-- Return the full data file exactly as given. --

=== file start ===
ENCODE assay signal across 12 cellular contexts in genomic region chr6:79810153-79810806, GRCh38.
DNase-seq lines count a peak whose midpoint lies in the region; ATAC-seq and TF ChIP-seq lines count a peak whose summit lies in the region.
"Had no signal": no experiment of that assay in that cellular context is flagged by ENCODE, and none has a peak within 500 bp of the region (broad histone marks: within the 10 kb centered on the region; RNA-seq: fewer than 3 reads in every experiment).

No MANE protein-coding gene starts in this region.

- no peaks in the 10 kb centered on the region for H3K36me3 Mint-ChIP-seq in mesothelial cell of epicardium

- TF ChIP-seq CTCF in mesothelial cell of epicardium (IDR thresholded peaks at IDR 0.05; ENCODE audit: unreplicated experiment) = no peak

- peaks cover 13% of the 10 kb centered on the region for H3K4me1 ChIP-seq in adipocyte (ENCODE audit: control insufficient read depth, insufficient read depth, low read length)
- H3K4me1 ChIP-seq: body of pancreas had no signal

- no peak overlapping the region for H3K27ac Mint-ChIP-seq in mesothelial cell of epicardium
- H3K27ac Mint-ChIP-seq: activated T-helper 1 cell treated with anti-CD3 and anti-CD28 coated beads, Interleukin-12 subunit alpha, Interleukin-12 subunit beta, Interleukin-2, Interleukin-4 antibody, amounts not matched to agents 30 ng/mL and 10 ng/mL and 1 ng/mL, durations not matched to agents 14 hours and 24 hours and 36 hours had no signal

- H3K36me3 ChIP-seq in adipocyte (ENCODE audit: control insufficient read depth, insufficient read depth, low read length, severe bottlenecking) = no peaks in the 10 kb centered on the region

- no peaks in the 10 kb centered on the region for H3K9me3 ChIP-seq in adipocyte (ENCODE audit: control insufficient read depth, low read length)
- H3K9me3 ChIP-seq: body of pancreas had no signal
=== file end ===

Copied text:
ENCODE assay signal across 12 cellular contexts in genomic region chr6:79810153-79810806, GRCh38.
DNase-seq lines count a peak whose midpoint lies in the region; ATAC-seq and TF ChIP-seq lines count a peak whose summit lies in the region.
"Had no signal": no experiment of that assay in that cellular context is flagged by ENCODE, and none has a peak within 500 bp of the region (broad histone marks: within the 10 kb centered on the region; RNA-seq: fewer than 3 reads in every experiment).

No MANE protein-coding gene starts in this region.

- no peaks in the 10 kb centered on the region for H3K36me3 Mint-ChIP-seq in mesothelial cell of epicardium

- TF ChIP-seq CTCF in mesothelial cell of epicardium (IDR thresholded peaks at IDR 0.05; ENCODE audit: unreplicated experiment) = no peak

- peaks cover 13% of the 10 kb centered on the region for H3K4me1 ChIP-seq in adipocyte (ENCODE audit: control insufficient read depth, insufficient read depth, low read length)
- H3K4me1 ChIP-seq: body of pancreas had no signal

- no peak overlapping the region for H3K27ac Mint-ChIP-seq in mesothelial cell of epicardium
- H3K27ac Mint-ChIP-seq: activated T-helper 1 cell treated with anti-CD3 and anti-CD28 coated beads, Interleukin-12 subunit alpha, Interleukin-12 subunit beta, Interleukin-2, Interleukin-4 antibody, amounts not matched to agents 30 ng/mL and 10 ng/mL and 1 ng/mL, durations not matched to agents 14 hours and 24 hours and 36 hours had no signal

- H3K36me3 ChIP-seq in adipocyte (ENCODE audit: control insufficient read depth, insufficient read depth, low read length, severe bottlenecking) = no peaks in the 10 kb centered on the region

- no peaks in the 10 kb centered on the region for H3K9me3 ChIP-seq in adipocyte (ENCODE audit: control insufficient read depth, low read length)
- H3K9me3 ChIP-seq: body of pancreas had no signal